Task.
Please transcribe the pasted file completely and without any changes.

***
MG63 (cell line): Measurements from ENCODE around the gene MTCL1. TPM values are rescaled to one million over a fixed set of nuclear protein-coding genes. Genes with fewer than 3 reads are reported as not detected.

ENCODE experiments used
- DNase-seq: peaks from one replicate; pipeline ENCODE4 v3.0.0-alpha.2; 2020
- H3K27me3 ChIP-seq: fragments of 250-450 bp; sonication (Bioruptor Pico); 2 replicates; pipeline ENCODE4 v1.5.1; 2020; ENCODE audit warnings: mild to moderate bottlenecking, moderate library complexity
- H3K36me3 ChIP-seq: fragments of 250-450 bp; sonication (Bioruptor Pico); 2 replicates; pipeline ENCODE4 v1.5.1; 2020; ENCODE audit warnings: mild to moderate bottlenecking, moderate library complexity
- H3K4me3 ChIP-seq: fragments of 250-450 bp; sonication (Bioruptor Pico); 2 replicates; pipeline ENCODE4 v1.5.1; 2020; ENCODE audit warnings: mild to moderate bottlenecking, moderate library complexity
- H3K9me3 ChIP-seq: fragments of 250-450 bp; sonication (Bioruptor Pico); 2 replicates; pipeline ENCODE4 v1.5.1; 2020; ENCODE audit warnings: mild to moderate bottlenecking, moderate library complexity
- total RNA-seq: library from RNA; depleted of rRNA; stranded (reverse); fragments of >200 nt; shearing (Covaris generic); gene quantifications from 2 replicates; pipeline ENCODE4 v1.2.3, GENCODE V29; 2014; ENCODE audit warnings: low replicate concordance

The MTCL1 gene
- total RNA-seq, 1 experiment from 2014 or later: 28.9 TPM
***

MG63 (cell line): Measurements from ENCODE around the gene MTCL1. TPM values are rescaled to one million over a fixed set of nuclear protein-coding genes. Genes with fewer than 3 reads are reported as not detected.

ENCODE experiments used
- DNase-seq: peaks from one replicate; pipeline ENCODE4 v3.0.0-alpha.2; 2020
- H3K27me3 ChIP-seq: fragments of 250-450 bp; sonication (Bioruptor Pico); 2 replicates; pipeline ENCODE4 v1.5.1; 2020; ENCODE audit warnings: mild to moderate bottlenecking, moderate library complexity
- H3K36me3 ChIP-seq: fragments of 250-450 bp; sonication (Bioruptor Pico); 2 replicates; pipeline ENCODE4 v1.5.1; 2020; ENCODE audit warnings: mild to moderate bottlenecking, moderate library complexity
- H3K4me3 ChIP-seq: fragments of 250-450 bp; sonication (Bioruptor Pico); 2 replicates; pipeline ENCODE4 v1.5.1; 2020; ENCODE audit warnings: mild to moderate bottlenecking, moderate library complexity
- H3K9me3 ChIP-seq: fragments of 250-450 bp; sonication (Bioruptor Pico); 2 replicates; pipeline ENCODE4 v1.5.1; 2020; ENCODE audit warnings: mild to moderate bottlenecking, moderate library complexity
- total RNA-seq: library from RNA; depleted of rRNA; stranded (reverse); fragments of >200 nt; shearing (Covaris generic); gene quantifications from 2 replicates; pipeline ENCODE4 v1.2.3, GENCODE V29; 2014; ENCODE audit warnings: low replicate concordance

The MTCL1 gene
- total RNA-seq, 1 experiment from 2014 or later: 28.9 TPM